Inclusivism, one of several approaches to understanding the relationship between religions, asserts that many different sets of beliefs are true. It stands in contrast to exclusivism, which asserts that only one way is true and all others are in error. It is a particular form of religious pluralism, though that term may also assert that all beliefs are equally valid within a believer's particular context.
Broadly speaking, there are two schools of Inclusivist thought:
Strands of both types of Inclusivist thought run through inclusivistic faiths.

Ancient Greece

the common tendency of ancient Greek writers to equate foreign divinities to members of their own pantheon. Herodotus, for example, refers to the ancient Egyptian gods Amon, Osiris and Ptah as "Zeus," "Dionysus" and "Hephaestus." This could be seen an example of inclusivism, as could syncretism.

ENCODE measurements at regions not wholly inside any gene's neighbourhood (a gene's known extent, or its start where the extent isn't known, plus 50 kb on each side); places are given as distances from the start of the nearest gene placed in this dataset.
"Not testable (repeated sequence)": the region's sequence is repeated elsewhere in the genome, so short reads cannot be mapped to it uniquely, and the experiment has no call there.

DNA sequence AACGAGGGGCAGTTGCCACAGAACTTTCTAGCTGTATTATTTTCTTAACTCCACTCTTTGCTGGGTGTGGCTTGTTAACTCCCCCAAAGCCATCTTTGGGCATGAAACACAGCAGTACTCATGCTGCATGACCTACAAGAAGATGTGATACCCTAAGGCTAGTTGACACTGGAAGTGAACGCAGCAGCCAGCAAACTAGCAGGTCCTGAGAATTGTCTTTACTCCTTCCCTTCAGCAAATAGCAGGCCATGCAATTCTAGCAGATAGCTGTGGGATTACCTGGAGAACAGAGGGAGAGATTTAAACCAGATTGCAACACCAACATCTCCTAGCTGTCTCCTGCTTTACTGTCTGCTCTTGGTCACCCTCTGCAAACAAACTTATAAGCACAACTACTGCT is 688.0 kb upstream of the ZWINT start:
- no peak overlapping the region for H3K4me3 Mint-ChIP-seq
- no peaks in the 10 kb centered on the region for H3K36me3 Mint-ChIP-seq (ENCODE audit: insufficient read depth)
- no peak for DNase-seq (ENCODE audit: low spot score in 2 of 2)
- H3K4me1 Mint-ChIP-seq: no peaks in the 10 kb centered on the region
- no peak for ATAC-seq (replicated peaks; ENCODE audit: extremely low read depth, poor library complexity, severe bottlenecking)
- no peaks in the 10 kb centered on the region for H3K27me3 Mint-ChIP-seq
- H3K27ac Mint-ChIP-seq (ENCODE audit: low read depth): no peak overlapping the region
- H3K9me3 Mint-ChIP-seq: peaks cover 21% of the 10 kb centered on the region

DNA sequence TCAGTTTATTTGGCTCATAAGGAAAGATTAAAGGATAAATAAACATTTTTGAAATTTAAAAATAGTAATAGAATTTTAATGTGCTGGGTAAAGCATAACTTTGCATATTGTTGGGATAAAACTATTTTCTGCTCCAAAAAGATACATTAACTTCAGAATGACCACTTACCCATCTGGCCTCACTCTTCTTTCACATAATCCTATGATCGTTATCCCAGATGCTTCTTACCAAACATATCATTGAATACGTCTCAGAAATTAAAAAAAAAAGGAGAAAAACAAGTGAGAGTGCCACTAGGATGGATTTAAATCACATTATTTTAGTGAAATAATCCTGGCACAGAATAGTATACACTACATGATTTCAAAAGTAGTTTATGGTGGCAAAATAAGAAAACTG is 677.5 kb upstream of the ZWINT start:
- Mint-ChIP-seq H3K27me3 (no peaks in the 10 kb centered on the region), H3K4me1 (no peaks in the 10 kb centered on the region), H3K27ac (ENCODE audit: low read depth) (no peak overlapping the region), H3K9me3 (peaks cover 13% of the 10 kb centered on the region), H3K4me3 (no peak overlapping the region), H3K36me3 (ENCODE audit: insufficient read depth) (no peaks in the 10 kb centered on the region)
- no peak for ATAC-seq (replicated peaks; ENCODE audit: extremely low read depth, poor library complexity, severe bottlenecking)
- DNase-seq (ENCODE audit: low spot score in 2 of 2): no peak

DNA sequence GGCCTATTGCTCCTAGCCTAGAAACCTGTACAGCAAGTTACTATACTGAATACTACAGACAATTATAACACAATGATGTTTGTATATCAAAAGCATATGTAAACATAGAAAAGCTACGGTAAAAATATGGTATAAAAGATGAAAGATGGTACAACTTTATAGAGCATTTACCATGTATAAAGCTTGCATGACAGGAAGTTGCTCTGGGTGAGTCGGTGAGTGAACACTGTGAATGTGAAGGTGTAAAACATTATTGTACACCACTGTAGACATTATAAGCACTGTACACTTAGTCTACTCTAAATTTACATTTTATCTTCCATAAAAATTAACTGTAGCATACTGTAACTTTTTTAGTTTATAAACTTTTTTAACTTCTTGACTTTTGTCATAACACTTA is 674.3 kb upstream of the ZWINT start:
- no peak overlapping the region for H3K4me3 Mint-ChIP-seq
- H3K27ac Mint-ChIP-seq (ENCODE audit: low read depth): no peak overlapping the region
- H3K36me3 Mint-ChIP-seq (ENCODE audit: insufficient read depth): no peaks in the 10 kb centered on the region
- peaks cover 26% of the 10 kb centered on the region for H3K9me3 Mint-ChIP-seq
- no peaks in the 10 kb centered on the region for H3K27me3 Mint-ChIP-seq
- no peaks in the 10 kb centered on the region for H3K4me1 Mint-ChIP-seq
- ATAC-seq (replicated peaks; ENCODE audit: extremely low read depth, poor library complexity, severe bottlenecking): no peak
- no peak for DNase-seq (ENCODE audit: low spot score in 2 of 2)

Syncretism functionized as an essential feature of Ancient Greek religion. Later on, Hellenism, a consequence of Alexander the Great's belief that he was the son of a god, only to be reinforced upon personally consulting the Oracle of Zeus-Ammon at Siwa in Egypt, itself showed syncretist features, essentially blending Persian, Anatolian, Egyptian elements within Hellenic formulations. After the Hellenization of the Egyptian culture initiated by Ptolemy I Soter, Isis became known as "Queen of Heaven" and worshipped in many aspects and by many names besides that of Hera.

Bahá'í Faith

, the head of the Bahá'í Faith in the first half of the 20th century, states:


A standard passage cited in the debate over this question is found in Jesus' words in John 14:6: "No one comes to the Father except through me". If this is taken to mean that a person is saved only by conscious faith in Jesus, the verse appears to contradict Lewis' position. However, another reading is that Jesus is solely responsible for making salvation possible. In this reading there may be room for the position that some might come to the Father through this salvation not knowing its connection to Jesus.